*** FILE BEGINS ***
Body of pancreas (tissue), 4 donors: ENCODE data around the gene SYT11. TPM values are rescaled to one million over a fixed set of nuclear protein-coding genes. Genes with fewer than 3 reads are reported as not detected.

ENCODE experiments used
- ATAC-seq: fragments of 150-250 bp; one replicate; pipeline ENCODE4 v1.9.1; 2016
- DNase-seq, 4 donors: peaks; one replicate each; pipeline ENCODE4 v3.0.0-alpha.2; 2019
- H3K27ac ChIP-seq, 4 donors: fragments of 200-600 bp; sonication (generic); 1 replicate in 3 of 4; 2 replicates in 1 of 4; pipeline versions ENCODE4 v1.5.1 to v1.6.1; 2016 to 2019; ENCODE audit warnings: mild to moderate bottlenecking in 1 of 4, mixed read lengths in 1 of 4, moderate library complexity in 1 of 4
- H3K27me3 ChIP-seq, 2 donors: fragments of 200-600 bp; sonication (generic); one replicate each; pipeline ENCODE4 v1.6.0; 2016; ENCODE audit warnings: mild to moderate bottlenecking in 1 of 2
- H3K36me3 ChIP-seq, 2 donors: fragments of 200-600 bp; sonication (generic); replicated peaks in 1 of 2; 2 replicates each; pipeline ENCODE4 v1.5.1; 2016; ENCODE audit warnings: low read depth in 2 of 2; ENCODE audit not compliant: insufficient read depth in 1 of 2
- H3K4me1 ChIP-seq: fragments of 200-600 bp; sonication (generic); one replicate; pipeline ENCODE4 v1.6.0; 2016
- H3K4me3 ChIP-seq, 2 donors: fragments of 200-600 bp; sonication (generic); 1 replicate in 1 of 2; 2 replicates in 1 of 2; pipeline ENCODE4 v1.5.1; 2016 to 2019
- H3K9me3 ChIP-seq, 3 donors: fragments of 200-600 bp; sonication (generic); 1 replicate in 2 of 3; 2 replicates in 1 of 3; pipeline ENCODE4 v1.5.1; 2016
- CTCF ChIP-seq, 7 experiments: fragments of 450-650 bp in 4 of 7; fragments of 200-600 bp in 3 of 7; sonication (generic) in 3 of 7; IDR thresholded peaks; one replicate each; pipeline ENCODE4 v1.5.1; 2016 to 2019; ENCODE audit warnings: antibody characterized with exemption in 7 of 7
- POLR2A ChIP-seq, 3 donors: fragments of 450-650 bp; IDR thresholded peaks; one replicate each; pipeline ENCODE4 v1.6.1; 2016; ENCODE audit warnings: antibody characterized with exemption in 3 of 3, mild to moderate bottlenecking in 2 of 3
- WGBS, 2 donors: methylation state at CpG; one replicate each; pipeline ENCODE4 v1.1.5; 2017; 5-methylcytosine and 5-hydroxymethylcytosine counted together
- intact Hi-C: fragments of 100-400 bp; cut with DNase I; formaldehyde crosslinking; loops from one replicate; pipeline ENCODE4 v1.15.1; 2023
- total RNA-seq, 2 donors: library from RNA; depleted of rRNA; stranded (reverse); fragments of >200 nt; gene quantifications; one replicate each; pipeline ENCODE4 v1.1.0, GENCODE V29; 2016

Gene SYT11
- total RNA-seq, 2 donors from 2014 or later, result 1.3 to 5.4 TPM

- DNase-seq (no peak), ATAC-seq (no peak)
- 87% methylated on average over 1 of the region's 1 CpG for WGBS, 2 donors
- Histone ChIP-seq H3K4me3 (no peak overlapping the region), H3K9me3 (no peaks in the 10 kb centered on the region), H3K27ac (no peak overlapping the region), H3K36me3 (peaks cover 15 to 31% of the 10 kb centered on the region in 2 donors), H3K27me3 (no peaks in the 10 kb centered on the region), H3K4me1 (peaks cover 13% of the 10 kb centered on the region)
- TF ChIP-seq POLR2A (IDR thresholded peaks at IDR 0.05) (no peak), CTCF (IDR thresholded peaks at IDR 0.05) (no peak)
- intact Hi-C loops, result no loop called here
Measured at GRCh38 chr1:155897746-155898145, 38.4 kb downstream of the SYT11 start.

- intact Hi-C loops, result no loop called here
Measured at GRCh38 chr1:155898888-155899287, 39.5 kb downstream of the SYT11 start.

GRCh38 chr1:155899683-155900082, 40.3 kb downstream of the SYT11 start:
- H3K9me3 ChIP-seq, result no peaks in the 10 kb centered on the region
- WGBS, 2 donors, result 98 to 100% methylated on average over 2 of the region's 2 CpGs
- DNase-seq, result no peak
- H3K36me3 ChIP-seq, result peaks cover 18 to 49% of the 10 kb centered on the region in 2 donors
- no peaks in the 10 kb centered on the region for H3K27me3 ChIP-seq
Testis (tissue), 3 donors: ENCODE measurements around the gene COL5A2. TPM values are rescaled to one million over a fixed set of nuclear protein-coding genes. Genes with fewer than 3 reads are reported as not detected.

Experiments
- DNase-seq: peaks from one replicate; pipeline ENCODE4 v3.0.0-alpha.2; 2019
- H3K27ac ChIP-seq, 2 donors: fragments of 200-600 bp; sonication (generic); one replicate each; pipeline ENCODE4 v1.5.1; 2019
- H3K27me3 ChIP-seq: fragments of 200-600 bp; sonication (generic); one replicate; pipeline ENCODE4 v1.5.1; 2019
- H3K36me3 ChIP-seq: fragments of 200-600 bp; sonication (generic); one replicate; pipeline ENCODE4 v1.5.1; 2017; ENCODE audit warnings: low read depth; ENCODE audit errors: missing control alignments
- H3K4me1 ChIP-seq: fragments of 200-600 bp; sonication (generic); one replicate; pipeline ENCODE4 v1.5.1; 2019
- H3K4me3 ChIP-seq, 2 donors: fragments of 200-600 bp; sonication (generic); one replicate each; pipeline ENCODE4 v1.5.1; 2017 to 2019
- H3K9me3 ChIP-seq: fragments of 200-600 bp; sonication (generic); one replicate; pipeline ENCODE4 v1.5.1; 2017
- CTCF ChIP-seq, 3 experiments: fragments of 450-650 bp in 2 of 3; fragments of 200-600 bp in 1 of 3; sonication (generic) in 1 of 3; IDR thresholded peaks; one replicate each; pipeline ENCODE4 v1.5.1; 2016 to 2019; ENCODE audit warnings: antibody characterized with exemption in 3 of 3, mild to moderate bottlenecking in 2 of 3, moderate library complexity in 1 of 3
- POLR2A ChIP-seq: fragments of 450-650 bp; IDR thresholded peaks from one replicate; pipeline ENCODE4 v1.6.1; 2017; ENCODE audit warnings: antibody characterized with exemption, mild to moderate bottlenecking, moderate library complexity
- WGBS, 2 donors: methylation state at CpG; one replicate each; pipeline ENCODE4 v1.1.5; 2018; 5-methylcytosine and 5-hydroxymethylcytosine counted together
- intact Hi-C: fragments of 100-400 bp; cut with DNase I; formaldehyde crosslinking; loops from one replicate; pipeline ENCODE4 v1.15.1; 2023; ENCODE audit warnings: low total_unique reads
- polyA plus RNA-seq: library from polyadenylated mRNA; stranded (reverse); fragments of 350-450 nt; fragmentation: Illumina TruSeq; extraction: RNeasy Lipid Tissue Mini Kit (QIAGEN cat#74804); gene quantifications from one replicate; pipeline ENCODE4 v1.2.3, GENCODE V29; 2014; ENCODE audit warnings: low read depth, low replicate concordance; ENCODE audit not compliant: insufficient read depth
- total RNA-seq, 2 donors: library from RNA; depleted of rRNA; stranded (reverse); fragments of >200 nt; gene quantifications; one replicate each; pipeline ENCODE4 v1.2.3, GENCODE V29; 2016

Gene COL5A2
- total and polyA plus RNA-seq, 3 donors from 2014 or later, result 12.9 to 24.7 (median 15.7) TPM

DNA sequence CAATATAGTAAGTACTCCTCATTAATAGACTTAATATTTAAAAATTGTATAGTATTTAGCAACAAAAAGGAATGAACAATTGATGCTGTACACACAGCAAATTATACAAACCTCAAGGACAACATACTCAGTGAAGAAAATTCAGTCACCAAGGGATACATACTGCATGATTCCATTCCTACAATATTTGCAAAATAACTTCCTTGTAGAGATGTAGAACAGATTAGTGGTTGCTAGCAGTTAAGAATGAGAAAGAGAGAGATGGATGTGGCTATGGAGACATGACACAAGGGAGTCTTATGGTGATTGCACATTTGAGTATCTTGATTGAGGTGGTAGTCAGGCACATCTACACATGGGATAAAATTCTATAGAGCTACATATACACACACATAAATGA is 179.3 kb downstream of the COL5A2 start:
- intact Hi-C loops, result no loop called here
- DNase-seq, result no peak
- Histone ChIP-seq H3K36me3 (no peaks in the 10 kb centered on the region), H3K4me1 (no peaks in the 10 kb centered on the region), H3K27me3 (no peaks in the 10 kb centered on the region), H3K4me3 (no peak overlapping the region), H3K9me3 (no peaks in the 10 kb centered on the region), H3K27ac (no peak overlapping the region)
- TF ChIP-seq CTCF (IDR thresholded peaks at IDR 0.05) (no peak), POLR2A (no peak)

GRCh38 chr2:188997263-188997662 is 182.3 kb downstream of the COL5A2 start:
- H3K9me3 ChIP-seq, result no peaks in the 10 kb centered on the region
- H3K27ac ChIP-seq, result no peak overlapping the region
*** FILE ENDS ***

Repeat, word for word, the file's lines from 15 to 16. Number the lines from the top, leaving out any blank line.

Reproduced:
- total RNA-seq, 2 donors: library from RNA; depleted of rRNA; stranded (reverse); fragments of >200 nt; gene quantifications; one replicate each; pipeline ENCODE4 v1.1.0, GENCODE V29; 2016

Gene SYT11